After Mr. Arbury was fatally shot on Feb. 23, 2020, the defendants told authorities that they suspected that Mr. Arbery had committed a series of break-ins in their neighborhood. They have pleaded not guilty to charges that include murder, aggravated assault and false imprisonment.
Ms. Dunikoski noted that on the day Mr. Arbery was killed, none of the defendants talked about the concept of a citizen’s arrest. “Not one single person used those words,” she said.
The jury, which is made up of residents from Glynn County, where more than a quarter of the population is Black, includes 11 white people and one Black person. Anxiety over the jury’s racial makeup was palpable among observers and participants during the more than two weeks that the jurors were being chosen.
Lawyers have said the trial could last a month. The extraordinarily long jury selection process, a grueling process that took two and a half week and included the seating of four alternate jurors, has already underscored the explosive nature of this case. That is particularly true in coastal Glynn County, where many of the 85,000 residents are connected by bonds of family, school or work, and where racial tension and harmony are deeply laced.
Inside the Glynn County Courthouse — a red brick building with imposing ionic columns fronting a park full of moss-covered oaks — lawyers spent days subjecting scores of potential jurors to intense rounds of questions about how much they knew about the case, whether they had formed opinions about the defendants’ guilt and their preferred news sources and social media networks.
During the selection process, Ms. Dunikoski said that she was hoping for jurors who were a “blank slate.” But the killing was one of the most notorious in South Georgia in decades, and many prospective jurors — the court system sent out 1,000 jury notices — said they had already formed opinions about it.
The lengthy process stood in stark contrast to the case of Kyle Rittenhouse, an 18-year-old who is now on trial in Wisconsin for the deaths of two men and the wounding of another in the aftermath of protests in August 2020 over a police shooting. It took one day to seat a jury for that trial.
Civic leaders in Brunswick, a city of 16,000 between Savannah and Jacksonville on Georgia’s southern coast, have projected optimism as the trial of three men accused of killing Ahmaud Arbery has gotten underway, but residents remain uneasy.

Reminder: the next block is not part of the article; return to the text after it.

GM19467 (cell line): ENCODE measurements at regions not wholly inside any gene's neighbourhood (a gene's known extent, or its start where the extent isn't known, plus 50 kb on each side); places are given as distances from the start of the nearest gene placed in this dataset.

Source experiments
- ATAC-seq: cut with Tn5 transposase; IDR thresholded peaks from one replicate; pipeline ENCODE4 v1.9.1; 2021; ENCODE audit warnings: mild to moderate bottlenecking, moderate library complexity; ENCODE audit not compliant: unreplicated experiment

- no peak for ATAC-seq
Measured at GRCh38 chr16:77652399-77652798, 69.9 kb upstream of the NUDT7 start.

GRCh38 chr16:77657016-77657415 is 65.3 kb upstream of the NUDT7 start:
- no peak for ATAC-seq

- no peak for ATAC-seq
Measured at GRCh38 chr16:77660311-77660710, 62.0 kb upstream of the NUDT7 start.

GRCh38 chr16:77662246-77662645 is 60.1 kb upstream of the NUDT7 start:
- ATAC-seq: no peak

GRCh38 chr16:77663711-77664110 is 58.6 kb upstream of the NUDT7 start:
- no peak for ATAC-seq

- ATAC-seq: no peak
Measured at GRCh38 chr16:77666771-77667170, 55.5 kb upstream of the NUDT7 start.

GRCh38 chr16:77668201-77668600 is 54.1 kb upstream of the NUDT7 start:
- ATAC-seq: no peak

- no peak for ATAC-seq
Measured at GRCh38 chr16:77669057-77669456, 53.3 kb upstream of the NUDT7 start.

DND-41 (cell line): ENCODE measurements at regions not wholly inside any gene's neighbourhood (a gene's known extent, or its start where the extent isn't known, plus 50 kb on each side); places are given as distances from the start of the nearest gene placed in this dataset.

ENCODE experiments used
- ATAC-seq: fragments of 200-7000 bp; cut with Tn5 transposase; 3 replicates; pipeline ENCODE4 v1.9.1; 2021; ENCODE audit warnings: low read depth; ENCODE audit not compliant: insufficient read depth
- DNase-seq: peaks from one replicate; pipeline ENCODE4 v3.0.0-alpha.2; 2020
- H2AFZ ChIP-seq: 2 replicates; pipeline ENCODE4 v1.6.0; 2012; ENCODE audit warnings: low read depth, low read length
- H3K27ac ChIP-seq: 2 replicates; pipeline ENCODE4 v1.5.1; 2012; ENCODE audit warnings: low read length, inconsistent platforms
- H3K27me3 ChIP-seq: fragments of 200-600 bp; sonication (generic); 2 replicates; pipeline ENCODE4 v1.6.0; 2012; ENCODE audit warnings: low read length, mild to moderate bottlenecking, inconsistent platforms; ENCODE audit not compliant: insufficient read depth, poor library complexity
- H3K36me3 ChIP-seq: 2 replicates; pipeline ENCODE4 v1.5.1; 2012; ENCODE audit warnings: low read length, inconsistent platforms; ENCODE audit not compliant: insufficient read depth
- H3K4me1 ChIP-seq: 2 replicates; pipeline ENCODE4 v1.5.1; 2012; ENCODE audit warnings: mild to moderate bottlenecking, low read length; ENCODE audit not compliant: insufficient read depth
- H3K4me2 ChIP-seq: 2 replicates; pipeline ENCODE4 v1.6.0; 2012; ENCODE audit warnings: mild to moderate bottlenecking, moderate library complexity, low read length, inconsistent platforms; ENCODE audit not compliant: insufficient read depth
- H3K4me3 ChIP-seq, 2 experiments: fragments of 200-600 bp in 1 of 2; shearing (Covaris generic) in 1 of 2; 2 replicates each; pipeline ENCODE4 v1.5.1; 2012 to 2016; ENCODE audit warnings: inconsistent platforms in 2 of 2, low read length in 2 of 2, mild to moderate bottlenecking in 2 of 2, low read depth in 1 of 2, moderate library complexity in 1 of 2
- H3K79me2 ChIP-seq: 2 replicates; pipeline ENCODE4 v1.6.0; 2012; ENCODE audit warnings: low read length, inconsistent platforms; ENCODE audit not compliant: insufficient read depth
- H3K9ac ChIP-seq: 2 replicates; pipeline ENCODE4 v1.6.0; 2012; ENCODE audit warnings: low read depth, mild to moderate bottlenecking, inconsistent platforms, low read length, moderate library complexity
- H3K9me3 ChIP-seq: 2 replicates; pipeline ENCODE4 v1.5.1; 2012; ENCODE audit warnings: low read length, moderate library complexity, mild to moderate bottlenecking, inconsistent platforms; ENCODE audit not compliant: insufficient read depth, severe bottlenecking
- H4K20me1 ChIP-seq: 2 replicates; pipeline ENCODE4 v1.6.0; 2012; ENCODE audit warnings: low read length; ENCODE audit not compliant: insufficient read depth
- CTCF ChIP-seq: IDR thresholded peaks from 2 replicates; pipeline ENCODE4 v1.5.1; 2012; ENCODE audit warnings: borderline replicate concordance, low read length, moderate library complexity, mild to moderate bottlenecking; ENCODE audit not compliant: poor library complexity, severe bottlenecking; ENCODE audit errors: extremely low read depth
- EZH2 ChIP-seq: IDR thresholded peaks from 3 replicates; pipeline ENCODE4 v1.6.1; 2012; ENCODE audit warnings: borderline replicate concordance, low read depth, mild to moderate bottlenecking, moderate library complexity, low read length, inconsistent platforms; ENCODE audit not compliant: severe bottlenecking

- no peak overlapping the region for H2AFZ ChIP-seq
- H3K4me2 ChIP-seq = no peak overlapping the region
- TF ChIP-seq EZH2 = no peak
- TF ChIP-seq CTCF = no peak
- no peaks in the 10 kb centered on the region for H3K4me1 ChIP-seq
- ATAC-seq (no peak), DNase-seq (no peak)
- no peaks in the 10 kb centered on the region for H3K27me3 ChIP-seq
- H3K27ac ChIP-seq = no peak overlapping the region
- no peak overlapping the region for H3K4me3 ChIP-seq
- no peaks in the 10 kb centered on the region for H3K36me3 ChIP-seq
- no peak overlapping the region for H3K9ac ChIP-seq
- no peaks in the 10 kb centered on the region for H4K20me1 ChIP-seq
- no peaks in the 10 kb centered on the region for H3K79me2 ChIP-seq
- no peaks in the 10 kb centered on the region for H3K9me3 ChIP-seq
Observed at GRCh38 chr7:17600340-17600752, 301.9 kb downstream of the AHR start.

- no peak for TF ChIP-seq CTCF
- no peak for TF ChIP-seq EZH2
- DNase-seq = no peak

Mr. Arbery, a 25-year-old man who was chased through a Brunswick suburb and then fatally shot at close range on Feb. 23, 2020, was Black; his accused killers are white. The case, which drew nationwide protests after a graphic video of the killing was released, has drawn attention to racial division in a community that has long cherished its image as a “model Southern city.”
Community leaders have urged any out-of-town activists who convene in Brunswick to protest peacefully. Some parents in the area, concerned about unrest if the accused killers are acquitted, are already talking about keeping their children home from school when the verdict comes.
“I would want this city to stand together to help me find justice for mine if that happened to me, so there’s unity in that, and there’s a lot of white people who are with us in that,” said Larry E. Rogers, a local musician who is Black. Even so, he said, he worries that the defendants will try to tarnish Mr. Arbery’s character. “I get scared we’re going to lose,” he said.
In the nearly two years since Mr. Arbery’s killing, much of the community in Brunswick has been focused on issues of racial inequality, wrestling with widespread frustrations among Black residents that had gone largely unaddressed in recent years.
There have been signs of change too: Glynn County, which includes Brunswick, appointed its first Black police chief. The former district attorney, Jackie Johnson, who was widely criticized for her handling of Mr. Arbery’s killing, was voted out of office and then indicted in relation to the case. She is accused of “showing favor and affection” to one of the men charged with the murder of Ahmaud Arbery and for directing police officers not to arrest another suspect.
City leaders voted to remove a marble monument of a Confederate soldier that had stood in a public square since 1902. Community events focused on race now take place regularly.
“Race and racism is part of an active conversation here now,” said Bobby Henderson, the co-founder of A Better Glynn, a grass-roots group formed last year in response to Mr. Arbery’s killing, “whereas before it was an uncomfortable tension.”
The indictment handed up by the grand jury in Glynn County lists nine criminal counts against each of the three defendants in the killing of Ahmaud Arbery. For each count, they are charged individually and as “parties concerned in the commission of a crime.”
Taken together, the charges provide a number of different ways that the defendants, Gregory McMichael, Travis McMichael and William Bryan, could wind up facing life in prison if they are convicted. All have pleaded not guilty.
Here are the charges in the order listed in the indictment:
This crime is defined in Georgia law as causing a person’s death with deliberate intention, without considerable provocation, and “where all the circumstances of the killing show an abandoned and malignant heart.” It is punishable by death, or by life imprisonment with or without possibility of parole.
Counts 2, 3, 4 AND 5
This charge applies when a death is caused in the course of committing another felony, “irrespective of malice” — in other words, whether or not the killing was intentional and unprovoked.
The other felonies in this case are listed in Counts 6 through 9 of the indictment; one count of felony murder is linked to each. If prosecutors prove beyond a reasonable doubt that the defendants committed one or more of those crimes and also caused Mr. Arbery’s death in the process, the basis would be laid for a conviction for felony murder.
Like malice murder, felony murder is punishable by death, or by life imprisonment with or without possibility of parole.
One way Georgia law defines this crime is as an assault using a deadly weapon. This count charges the three men with attacking Mr. Arbery with a 12-gauge shotgun. It is punishable by imprisonment of one to 20 years.